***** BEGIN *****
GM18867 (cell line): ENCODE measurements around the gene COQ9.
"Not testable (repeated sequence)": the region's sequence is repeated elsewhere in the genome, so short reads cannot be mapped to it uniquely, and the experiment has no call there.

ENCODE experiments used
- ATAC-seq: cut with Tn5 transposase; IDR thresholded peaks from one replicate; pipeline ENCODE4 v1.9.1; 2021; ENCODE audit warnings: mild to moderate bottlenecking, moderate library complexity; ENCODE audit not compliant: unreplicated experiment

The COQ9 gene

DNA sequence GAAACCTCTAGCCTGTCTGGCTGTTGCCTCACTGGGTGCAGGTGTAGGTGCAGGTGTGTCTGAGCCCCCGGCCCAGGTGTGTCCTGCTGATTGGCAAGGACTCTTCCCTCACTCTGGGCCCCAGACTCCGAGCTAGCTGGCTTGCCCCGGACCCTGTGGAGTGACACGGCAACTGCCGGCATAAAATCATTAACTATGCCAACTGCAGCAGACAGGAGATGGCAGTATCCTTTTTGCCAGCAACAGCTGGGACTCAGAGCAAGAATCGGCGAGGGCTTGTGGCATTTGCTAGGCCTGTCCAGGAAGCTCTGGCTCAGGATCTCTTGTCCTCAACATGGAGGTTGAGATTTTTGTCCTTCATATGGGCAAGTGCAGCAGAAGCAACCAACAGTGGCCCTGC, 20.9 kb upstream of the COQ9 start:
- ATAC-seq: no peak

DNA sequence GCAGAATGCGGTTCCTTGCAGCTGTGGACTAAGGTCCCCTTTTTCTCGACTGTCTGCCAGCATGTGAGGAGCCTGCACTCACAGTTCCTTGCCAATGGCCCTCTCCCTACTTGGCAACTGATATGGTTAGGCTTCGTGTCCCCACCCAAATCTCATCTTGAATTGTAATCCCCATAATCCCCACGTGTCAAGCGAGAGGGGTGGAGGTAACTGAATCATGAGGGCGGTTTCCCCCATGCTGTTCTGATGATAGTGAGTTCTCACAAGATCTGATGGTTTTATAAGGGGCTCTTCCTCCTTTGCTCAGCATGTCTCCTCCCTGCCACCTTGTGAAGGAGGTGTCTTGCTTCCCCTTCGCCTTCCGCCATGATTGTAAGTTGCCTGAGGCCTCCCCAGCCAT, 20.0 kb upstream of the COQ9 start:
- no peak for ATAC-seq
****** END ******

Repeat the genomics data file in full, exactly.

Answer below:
GM18867 (cell line): ENCODE measurements around the gene COQ9.
"Not testable (repeated sequence)": the region's sequence is repeated elsewhere in the genome, so short reads cannot be mapped to it uniquely, and the experiment has no call there.

ENCODE experiments used
- ATAC-seq: cut with Tn5 transposase; IDR thresholded peaks from one replicate; pipeline ENCODE4 v1.9.1; 2021; ENCODE audit warnings: mild to moderate bottlenecking, moderate library complexity; ENCODE audit not compliant: unreplicated experiment

The COQ9 gene

DNA sequence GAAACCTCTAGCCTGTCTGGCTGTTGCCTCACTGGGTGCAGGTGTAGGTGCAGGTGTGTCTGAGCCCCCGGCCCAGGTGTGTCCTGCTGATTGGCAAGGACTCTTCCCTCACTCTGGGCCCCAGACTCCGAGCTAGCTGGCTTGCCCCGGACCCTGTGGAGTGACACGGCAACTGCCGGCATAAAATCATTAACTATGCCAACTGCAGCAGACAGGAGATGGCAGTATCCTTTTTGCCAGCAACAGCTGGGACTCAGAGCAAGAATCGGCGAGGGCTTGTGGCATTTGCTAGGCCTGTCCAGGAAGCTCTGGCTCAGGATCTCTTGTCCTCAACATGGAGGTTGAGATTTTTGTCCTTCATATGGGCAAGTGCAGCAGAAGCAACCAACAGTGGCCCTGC, 20.9 kb upstream of the COQ9 start:
- ATAC-seq: no peak

DNA sequence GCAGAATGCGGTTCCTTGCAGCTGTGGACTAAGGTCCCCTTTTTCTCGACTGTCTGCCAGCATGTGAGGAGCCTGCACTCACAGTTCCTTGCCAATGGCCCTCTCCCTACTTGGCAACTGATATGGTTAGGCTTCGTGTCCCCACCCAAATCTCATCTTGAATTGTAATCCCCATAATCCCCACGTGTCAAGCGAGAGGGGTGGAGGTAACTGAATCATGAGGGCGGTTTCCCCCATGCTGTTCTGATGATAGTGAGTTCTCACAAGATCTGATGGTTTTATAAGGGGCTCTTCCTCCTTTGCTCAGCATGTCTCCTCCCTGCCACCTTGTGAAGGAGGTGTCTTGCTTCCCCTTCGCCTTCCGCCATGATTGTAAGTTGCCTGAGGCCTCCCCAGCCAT, 20.0 kb upstream of the COQ9 start:
- no peak for ATAC-seq